When I was 7 years old, my mother went to work at Atoifi in the Solomon Islands where there is an Adventist Hospital. She trains nurses & midwives for a living. It wasn’t the first time she was sent off shore and it wasn’t the last. The difference about this trip is that she took me.
We were gone for a few months. During my time there, I felt welcomed by the community. They even had a feast in our honour – the only time I’ve enjoyed fish! They respected my mother a great deal and little blonde-haired blue-eyed me received lots of attention. I remember someone telling me that people stared at me because I was the first white child many had seen. Even though Atoifi can be dangeous, I never felt in danger and I was never scared.
The differences between our way of life and theirs were so apparent to me, even as a child. When I wore swimmers and showed my thighs I was considered to be very rude, yet to me the women not wearing tops was unheard of.
I learnt Pidgin and could speak it fluently by the time we left. Unfortunately I’ve forgotten all but one word now, Bairengu (My Friend) and only remember that because it’s part of my cat’s name.
I learnt the importance of education. The school there was tiny building where everyone was in together and despite being the top of my class here in Sydney, I was the bottom of the class there. School only ran from early morning to lunch time because the afternoons were simply too hot to concentrate. At recess we would all jump off the pier in our uniforms to cool down.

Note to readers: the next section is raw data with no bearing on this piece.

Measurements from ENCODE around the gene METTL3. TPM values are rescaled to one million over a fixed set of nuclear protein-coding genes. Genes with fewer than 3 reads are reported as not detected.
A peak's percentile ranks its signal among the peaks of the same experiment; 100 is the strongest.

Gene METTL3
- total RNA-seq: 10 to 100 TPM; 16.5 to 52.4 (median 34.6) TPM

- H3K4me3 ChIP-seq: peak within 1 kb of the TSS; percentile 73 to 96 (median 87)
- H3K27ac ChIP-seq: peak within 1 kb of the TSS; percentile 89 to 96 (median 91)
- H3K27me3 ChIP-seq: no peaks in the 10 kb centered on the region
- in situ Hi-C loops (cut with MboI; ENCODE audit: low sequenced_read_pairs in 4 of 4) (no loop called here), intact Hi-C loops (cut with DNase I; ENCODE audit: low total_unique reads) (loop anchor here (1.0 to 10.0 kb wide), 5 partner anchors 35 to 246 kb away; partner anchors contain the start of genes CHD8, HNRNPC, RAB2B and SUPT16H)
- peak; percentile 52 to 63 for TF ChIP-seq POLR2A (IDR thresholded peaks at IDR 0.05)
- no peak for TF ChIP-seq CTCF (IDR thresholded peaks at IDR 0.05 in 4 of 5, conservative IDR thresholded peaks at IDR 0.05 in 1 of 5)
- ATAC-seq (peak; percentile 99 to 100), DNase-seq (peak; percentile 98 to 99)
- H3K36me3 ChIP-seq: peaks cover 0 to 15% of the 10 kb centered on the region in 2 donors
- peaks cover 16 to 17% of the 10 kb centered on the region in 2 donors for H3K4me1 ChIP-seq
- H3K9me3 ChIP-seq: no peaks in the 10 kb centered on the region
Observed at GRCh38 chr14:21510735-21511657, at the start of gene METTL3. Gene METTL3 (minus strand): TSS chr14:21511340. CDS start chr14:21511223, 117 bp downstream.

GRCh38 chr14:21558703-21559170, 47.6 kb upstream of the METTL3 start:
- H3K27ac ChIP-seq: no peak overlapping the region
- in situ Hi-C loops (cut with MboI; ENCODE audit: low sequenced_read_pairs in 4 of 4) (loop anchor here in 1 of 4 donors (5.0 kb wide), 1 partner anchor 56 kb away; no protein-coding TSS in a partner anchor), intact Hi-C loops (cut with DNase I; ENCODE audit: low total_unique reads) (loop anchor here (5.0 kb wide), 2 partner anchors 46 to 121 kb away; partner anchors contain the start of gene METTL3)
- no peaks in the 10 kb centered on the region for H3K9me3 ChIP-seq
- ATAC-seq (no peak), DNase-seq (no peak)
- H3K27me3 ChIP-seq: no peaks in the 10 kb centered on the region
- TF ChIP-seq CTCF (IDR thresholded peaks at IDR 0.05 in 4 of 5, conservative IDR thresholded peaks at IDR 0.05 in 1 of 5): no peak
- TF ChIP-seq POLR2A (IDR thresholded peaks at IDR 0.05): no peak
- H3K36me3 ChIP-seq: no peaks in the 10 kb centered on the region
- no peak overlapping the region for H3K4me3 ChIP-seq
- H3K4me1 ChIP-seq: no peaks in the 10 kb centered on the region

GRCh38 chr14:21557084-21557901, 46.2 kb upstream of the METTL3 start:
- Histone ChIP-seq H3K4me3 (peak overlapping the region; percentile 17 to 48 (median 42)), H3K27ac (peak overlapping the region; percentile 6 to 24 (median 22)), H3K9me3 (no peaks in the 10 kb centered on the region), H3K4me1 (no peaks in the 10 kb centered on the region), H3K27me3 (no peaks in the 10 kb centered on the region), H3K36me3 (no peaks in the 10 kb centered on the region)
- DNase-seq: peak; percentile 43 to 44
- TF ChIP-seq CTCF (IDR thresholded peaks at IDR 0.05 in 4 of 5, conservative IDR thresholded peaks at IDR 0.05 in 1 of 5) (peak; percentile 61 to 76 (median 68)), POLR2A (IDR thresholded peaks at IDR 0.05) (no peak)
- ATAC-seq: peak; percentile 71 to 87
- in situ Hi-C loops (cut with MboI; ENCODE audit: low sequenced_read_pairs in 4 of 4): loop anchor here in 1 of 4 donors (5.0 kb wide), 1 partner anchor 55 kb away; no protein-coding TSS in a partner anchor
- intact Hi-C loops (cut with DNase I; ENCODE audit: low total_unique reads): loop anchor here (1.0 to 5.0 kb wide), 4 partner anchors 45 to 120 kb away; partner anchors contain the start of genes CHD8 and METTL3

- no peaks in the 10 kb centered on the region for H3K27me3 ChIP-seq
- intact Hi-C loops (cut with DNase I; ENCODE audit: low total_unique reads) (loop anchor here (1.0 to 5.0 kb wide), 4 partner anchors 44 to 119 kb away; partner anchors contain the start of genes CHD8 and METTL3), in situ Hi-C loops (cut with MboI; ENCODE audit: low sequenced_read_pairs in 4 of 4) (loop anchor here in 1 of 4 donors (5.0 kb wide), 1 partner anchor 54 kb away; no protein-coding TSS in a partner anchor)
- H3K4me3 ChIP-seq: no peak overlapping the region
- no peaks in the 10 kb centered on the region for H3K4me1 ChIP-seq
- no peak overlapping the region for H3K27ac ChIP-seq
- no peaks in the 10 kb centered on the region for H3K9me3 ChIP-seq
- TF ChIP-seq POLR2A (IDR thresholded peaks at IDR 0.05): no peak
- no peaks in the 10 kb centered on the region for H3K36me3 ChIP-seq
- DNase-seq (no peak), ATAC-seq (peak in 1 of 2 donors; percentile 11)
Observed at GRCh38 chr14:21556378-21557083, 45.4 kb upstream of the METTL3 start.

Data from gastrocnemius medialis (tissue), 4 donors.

I learnt I have a sugar addiction. On Atoifi we received a food delivery once every week or fortnight, not sure how often – I just remember the waiting – to me it felt like years. In that food delivery there was one packet of biscuits; they were chocolate favoured, although I use the term loosely. They were more like a slightly cocoa sao. The packet was split up and sold individually. Only the very fortunate could afford this treat (I think they were 30 cents each). We would all line up for ages to buy one biscuit. There was a limit on how many you could buy to ensure fair distribution, but I remember buying as many as I could to eat and share with the girls.
I learnt that hospitals where clean water isn’t freely available smell funny, that death is a common occurrence and that different cultures have different attitudes towards child birth. I learnt that jumping from roof to roof is easy when houses are close together and that guavas are absolutely amazing when picked straight from the tree. I learnt what a custard apple is, and that mosquito bites can be fatal.
The biggest thing I learnt while I was there didn’t really dawn on me until later in life. I spent most of my time with one group of girls. Between the group they owned one headband. One. It was their prize possession and they shared it. It had little fake pearls on it. One day they lent it to me and I fell over, hitting a tooth and breaking the headband. I was absolutely traumatised by this. Even writing this now, I almost cry with the guilt of breaking their headband and knowing how many we have in our country. They were upset, but they didn’t blame me. That just blew me away, and made me feel even worse.
As so often happens, one of my friends was my favourite. My brother had brought over lollies from Australia when he came to visit. Those fizzy little lollies that come in little clear wrap. I gave each of the girls one roll of lollies, and pulled aside the girl I liked the best, giving her 2 extra rolls. In Australia, this would be perfectly normal behaviour for a child. In Australia, we wouldn’t think twice about accepting something we were given and enjoying it. Not there. That girl waited until I had gone home for dinner, then she shared all her lollies with the group, with all her family and with the rest of the school. She did not understand the concept of having something nice and not sharing it. Wow. What a lesson for a 7 year old.
The biggest difference, for me, was humility.
Have you ever had a lesson in humility? Have you ever been somewhere that changed your life?
Photos in this article (except those of me) were taken on location at Batuna by my cousin, Kent Marcus, on his trip there in 2010